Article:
OAKLAND, Calif. (CN) – Despite historic drought, California for years has allowed the oil industry to inject its wastewater through thousands of wells into drinking water aquifers, environmentalists claim in court.
The Center for Biological Diversity and the Sierra Club sued the California Division of Oil, Gas and Geothermal Resources in Alameda County Court on May 7, claiming that after shirking its duty for years, the agency has promulgated a new set of “emergency rules” that will continue to allow the illegal injections until 2017.
“These rules turn the definition and purpose of a public emergency upside down by employing regulatory emergency powers to allow admittedly illegal injection into underground sources of drinking water to continue for two more years,” the nonprofit groups claim in Alameda County Court.
The “true emergency,” they say, is the continuing contamination of California’s groundwater.
At issue are Class II underground injection wells, which dispose wastewater “both from conventional oil and gas production and from so-called enhanced oil recovery well operations.”
The contaminants the wells release include benzene, a known carcinogen, and heavy metals such as arsenic, the groups say.
“Wastewater can also contain flowback fluid that returns to the surface after a well is stimulated using fracking and acidizing,” which processes involve “dozens” of dangerous chemicals, the complaint states.
Since at least 2011, the groups claim, the Division has been aware of “serious and systematic problems” with its underground injection control program.
It was not until three years after the Division became aware of the deficiencies that it “finally exercised its lawful authority and nondiscretionary duty to order cessation of unlawful Class II operations, albeit only in very limited circumstances,” they say.
The Division has shut down 23 of the illegal wells, according to the complaint, but 2,500 remain active.
Instead of ordering the wells shut, the groups say, the Division proposed an “Aquifer Exemption Compliance Schedule Regulations” to allow the injections to continue.
And it did this without addressing public welfare, health or safety, as required by law, the groups say.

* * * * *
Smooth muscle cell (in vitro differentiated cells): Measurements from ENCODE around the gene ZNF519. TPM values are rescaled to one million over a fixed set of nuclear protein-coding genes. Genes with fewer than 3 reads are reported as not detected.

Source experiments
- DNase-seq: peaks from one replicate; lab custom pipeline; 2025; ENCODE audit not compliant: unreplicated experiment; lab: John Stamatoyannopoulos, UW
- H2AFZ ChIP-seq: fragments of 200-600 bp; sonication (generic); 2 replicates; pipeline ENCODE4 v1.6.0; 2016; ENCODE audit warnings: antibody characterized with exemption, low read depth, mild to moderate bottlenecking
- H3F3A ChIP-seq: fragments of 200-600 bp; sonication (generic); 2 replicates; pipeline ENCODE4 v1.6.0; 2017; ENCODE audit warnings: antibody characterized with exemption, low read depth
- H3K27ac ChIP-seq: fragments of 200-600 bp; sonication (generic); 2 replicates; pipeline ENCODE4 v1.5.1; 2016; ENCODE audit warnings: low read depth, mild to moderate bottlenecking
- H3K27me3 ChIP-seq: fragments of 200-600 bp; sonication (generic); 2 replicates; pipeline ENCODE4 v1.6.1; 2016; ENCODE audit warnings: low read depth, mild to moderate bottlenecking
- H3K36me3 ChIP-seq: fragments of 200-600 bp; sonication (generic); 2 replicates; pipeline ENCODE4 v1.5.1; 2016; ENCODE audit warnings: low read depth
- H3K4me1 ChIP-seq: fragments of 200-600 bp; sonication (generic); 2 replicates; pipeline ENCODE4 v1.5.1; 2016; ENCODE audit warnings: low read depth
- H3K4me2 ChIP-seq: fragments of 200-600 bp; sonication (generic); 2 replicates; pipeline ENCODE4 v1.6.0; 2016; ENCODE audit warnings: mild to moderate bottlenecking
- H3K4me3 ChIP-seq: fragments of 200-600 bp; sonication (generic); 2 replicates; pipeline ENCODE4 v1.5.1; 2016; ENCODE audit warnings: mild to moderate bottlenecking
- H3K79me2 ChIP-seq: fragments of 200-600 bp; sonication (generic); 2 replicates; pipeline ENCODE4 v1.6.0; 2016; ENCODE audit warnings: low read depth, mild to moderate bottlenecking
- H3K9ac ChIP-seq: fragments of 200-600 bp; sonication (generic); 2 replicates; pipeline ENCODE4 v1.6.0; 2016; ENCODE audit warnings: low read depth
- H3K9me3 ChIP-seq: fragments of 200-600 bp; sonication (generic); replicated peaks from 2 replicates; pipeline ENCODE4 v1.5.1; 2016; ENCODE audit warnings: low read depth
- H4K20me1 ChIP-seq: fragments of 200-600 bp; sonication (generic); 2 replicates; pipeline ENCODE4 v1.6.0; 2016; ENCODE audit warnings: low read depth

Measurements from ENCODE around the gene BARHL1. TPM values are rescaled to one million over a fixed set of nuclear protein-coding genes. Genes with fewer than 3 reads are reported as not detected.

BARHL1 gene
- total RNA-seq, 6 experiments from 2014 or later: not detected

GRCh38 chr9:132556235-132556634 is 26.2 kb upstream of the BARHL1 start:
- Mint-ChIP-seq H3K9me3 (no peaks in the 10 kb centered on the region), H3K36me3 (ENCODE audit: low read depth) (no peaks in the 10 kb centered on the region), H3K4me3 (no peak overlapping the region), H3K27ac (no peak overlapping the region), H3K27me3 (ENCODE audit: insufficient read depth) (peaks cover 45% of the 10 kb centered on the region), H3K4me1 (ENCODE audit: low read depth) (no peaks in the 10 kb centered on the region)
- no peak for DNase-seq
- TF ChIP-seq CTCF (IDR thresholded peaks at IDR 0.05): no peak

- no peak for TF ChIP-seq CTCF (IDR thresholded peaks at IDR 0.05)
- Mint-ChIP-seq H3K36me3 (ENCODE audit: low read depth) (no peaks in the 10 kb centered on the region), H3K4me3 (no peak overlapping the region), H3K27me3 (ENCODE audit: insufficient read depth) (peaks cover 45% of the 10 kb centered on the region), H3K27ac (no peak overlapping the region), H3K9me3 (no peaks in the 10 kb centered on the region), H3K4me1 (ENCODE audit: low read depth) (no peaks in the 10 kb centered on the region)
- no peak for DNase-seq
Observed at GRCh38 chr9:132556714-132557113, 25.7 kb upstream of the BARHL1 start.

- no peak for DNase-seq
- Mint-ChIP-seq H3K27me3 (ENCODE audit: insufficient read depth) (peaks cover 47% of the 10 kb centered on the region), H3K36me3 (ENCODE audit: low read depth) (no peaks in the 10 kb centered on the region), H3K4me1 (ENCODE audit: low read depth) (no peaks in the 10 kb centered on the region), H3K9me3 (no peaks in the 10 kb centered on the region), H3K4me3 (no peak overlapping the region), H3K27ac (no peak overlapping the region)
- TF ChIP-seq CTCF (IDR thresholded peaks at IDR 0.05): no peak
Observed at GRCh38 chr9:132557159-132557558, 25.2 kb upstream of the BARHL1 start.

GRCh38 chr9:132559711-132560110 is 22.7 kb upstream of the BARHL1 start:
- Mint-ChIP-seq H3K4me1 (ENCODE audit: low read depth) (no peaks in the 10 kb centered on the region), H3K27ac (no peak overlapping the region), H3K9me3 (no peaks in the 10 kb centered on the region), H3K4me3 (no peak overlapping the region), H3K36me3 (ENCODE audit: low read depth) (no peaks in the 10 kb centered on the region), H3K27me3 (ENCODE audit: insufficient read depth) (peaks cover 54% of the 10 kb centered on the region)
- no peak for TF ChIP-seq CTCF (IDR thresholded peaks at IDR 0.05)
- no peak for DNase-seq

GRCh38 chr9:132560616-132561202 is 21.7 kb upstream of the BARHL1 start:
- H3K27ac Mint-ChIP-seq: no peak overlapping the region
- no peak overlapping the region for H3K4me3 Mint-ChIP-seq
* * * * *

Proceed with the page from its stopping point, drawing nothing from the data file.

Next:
Plaintiffs’ attorney William Rostov said in an interview that the Division is “essentially saying that the emergency is that we need the lawbreaking to continue.”
“They’re blaming their own regulatory failures,” he said. “The Division has a history of not doing a good job on protecting the groundwater from underground injection. Now they’re saying that since they’ve done that, they need to allow the injection to keep going because they think that’s their best solution. But they have the authority, when there’s lawbreaking, to stop it.”
Rostov also said that the Division based its emergency rules on a wrongheaded, purported concern for smaller private oil providers.
“For a public agency to declare emergency, it has to be about the public good,” he said.
Steven Bohlen, the state’s oil and gas supervisor, said in a statement that the protection of California’s groundwater resources is “paramount, particularly in this time of extreme drought.”
“The state and the U.S. Environmental Protection Agency are moving aggressively and quickly to test all wells that risk harming sources of water for drinking and agriculture,” he said. “We have shut down 23 wells and will continue to do so immediately when there is a risk.
“Thus far, testing of water supply wells by the state Water Board has revealed no contamination of water used for drinking or agricultural purposes related to underground injection by the oil and gas industry. We intend to keep it that way.”
The environmental groups seek an order declaring the emergency regulations void, and writ of mandate declaring that the Division abused its discretion by allowing injections into protected aquifers.
Rostov is with Earthjustice in San Francisco.
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